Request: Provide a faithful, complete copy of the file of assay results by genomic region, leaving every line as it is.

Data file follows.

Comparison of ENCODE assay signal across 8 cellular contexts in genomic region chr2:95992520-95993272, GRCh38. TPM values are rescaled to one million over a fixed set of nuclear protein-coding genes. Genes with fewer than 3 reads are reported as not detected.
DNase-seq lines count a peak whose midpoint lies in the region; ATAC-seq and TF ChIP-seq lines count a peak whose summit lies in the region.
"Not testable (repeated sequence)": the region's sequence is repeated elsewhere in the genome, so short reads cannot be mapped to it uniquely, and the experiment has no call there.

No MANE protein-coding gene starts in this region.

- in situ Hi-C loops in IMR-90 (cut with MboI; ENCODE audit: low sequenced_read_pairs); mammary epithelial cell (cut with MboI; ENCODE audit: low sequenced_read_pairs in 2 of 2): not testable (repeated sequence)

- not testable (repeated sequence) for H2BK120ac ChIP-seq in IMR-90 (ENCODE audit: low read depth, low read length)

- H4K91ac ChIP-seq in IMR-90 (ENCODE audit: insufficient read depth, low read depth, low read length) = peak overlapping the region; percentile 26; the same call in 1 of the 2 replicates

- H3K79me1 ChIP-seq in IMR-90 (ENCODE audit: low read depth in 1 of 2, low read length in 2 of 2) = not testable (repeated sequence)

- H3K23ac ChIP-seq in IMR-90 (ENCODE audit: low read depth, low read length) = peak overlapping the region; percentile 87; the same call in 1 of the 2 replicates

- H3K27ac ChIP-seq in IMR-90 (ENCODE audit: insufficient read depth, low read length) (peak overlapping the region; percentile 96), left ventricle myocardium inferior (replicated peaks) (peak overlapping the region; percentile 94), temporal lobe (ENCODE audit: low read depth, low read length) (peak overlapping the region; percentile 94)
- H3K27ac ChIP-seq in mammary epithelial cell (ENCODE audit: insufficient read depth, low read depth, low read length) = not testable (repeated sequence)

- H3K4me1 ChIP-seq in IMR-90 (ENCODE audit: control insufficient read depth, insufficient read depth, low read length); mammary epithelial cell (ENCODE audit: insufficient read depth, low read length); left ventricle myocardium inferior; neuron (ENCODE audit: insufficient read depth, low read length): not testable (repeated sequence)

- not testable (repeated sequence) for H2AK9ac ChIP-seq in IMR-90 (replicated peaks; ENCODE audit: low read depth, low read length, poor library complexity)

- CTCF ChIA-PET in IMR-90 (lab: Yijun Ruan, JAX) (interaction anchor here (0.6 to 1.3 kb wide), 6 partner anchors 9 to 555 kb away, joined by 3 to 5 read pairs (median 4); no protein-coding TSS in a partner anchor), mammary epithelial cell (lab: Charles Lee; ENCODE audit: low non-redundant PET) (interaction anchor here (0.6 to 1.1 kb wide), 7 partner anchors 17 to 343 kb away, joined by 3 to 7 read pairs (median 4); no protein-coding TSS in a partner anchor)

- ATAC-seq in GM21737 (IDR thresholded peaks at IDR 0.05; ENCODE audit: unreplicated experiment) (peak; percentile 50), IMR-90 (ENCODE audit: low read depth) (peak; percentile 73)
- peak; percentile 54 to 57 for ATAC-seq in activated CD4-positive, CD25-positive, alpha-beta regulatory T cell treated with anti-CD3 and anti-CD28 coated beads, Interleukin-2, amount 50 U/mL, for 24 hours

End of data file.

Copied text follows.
Comparison of ENCODE assay signal across 8 cellular contexts in genomic region chr2:95992520-95993272, GRCh38. TPM values are rescaled to one million over a fixed set of nuclear protein-coding genes. Genes with fewer than 3 reads are reported as not detected.
DNase-seq lines count a peak whose midpoint lies in the region; ATAC-seq and TF ChIP-seq lines count a peak whose summit lies in the region.
"Not testable (repeated sequence)": the region's sequence is repeated elsewhere in the genome, so short reads cannot be mapped to it uniquely, and the experiment has no call there.

No MANE protein-coding gene starts in this region.

- in situ Hi-C loops in IMR-90 (cut with MboI; ENCODE audit: low sequenced_read_pairs); mammary epithelial cell (cut with MboI; ENCODE audit: low sequenced_read_pairs in 2 of 2): not testable (repeated sequence)

- not testable (repeated sequence) for H2BK120ac ChIP-seq in IMR-90 (ENCODE audit: low read depth, low read length)

- H4K91ac ChIP-seq in IMR-90 (ENCODE audit: insufficient read depth, low read depth, low read length) = peak overlapping the region; percentile 26; the same call in 1 of the 2 replicates

- H3K79me1 ChIP-seq in IMR-90 (ENCODE audit: low read depth in 1 of 2, low read length in 2 of 2) = not testable (repeated sequence)

- H3K23ac ChIP-seq in IMR-90 (ENCODE audit: low read depth, low read length) = peak overlapping the region; percentile 87; the same call in 1 of the 2 replicates

- H3K27ac ChIP-seq in IMR-90 (ENCODE audit: insufficient read depth, low read length) (peak overlapping the region; percentile 96), left ventricle myocardium inferior (replicated peaks) (peak overlapping the region; percentile 94), temporal lobe (ENCODE audit: low read depth, low read length) (peak overlapping the region; percentile 94)
- H3K27ac ChIP-seq in mammary epithelial cell (ENCODE audit: insufficient read depth, low read depth, low read length) = not testable (repeated sequence)

- H3K4me1 ChIP-seq in IMR-90 (ENCODE audit: control insufficient read depth, insufficient read depth, low read length); mammary epithelial cell (ENCODE audit: insufficient read depth, low read length); left ventricle myocardium inferior; neuron (ENCODE audit: insufficient read depth, low read length): not testable (repeated sequence)

- not testable (repeated sequence) for H2AK9ac ChIP-seq in IMR-90 (replicated peaks; ENCODE audit: low read depth, low read length, poor library complexity)

- CTCF ChIA-PET in IMR-90 (lab: Yijun Ruan, JAX) (interaction anchor here (0.6 to 1.3 kb wide), 6 partner anchors 9 to 555 kb away, joined by 3 to 5 read pairs (median 4); no protein-coding TSS in a partner anchor), mammary epithelial cell (lab: Charles Lee; ENCODE audit: low non-redundant PET) (interaction anchor here (0.6 to 1.1 kb wide), 7 partner anchors 17 to 343 kb away, joined by 3 to 7 read pairs (median 4); no protein-coding TSS in a partner anchor)

- ATAC-seq in GM21737 (IDR thresholded peaks at IDR 0.05; ENCODE audit: unreplicated experiment) (peak; percentile 50), IMR-90 (ENCODE audit: low read depth) (peak; percentile 73)
- peak; percentile 54 to 57 for ATAC-seq in activated CD4-positive, CD25-positive, alpha-beta regulatory T cell treated with anti-CD3 and anti-CD28 coated beads, Interleukin-2, amount 50 U/mL, for 24 hours